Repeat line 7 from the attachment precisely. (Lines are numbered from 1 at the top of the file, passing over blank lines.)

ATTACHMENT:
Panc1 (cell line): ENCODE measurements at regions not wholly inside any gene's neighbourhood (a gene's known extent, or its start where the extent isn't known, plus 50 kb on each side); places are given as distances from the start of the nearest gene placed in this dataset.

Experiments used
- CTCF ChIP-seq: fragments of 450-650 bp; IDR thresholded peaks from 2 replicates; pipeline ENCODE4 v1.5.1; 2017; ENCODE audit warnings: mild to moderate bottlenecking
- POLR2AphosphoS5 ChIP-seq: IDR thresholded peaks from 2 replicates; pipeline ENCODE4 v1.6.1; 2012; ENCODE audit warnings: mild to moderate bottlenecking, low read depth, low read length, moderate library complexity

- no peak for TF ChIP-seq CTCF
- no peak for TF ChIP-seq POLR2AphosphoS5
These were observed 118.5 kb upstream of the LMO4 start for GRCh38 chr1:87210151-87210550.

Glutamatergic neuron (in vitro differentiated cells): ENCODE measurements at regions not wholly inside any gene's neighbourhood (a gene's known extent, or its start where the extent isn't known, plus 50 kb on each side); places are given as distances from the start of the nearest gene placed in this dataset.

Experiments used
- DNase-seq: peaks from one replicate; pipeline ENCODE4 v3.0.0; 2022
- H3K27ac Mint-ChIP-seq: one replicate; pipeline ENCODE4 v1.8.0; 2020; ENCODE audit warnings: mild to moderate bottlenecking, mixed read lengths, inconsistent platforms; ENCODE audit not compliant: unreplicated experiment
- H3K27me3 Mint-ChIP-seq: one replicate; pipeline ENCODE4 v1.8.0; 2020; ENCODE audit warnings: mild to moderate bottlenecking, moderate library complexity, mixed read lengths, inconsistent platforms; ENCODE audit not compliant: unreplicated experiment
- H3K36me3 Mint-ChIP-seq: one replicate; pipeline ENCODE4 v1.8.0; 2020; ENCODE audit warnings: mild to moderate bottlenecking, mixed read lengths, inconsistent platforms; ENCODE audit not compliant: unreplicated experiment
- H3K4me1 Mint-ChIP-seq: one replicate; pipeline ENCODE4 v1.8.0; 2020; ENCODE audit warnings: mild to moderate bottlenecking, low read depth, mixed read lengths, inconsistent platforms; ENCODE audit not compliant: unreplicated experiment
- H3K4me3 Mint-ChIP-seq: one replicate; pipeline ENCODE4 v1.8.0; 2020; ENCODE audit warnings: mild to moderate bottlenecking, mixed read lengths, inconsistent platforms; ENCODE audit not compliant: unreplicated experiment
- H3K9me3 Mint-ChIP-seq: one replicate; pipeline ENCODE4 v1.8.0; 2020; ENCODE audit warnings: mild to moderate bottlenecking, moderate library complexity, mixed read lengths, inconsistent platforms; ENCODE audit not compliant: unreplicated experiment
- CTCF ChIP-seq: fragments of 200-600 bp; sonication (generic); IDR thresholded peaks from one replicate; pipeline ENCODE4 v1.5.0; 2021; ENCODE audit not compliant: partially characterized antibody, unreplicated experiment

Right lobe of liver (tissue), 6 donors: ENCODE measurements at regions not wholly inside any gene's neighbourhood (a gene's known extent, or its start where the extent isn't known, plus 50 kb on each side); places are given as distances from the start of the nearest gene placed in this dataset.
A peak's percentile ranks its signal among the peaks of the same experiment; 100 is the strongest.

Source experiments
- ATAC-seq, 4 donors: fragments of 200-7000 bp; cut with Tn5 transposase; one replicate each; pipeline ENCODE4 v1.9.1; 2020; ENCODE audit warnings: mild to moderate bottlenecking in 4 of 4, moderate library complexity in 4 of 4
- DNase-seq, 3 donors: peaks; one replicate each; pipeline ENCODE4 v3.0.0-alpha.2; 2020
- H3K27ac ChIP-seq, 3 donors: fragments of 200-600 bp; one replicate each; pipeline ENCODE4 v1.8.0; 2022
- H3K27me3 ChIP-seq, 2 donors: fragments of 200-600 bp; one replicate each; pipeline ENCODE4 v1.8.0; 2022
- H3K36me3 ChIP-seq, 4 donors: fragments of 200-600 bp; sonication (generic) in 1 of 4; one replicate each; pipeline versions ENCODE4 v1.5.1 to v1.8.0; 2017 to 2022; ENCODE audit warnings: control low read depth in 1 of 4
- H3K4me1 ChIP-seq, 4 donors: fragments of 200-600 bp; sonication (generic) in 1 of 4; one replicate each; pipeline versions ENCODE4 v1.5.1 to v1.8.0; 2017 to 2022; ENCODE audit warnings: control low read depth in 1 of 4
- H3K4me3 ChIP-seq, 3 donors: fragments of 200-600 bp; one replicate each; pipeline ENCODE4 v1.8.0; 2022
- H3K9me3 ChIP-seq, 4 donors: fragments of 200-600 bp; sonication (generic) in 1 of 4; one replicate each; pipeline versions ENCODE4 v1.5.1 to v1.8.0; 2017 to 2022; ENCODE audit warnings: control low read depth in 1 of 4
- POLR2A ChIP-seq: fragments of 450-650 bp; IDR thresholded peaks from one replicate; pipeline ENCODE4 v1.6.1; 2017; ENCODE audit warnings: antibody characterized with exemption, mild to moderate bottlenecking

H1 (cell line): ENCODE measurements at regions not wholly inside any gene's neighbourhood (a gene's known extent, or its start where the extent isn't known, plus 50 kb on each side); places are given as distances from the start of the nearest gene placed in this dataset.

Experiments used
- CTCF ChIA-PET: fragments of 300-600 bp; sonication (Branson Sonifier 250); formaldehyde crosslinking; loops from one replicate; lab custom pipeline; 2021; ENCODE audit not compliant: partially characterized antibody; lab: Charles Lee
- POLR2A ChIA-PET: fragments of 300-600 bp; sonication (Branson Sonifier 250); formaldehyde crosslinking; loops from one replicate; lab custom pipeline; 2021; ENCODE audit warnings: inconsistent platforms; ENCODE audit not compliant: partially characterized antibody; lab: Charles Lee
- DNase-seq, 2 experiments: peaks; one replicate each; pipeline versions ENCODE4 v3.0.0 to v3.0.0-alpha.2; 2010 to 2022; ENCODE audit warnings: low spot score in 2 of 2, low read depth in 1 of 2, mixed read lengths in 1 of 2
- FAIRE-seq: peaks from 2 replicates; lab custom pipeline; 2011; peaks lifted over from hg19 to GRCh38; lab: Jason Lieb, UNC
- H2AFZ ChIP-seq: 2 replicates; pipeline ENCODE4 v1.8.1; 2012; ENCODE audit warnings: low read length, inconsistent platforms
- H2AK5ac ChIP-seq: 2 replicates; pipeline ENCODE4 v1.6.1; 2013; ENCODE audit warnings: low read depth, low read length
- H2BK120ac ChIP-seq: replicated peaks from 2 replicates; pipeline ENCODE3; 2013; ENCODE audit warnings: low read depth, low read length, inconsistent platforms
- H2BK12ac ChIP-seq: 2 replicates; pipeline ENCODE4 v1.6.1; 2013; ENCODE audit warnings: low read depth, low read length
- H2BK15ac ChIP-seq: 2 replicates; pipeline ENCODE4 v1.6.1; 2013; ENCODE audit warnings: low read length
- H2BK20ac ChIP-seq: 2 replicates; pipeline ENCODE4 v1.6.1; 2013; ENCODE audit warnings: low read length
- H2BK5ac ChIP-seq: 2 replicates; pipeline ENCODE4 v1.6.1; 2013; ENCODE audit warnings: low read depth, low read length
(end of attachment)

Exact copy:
These were observed 118.5 kb upstream of the LMO4 start for GRCh38 chr1:87210151-87210550.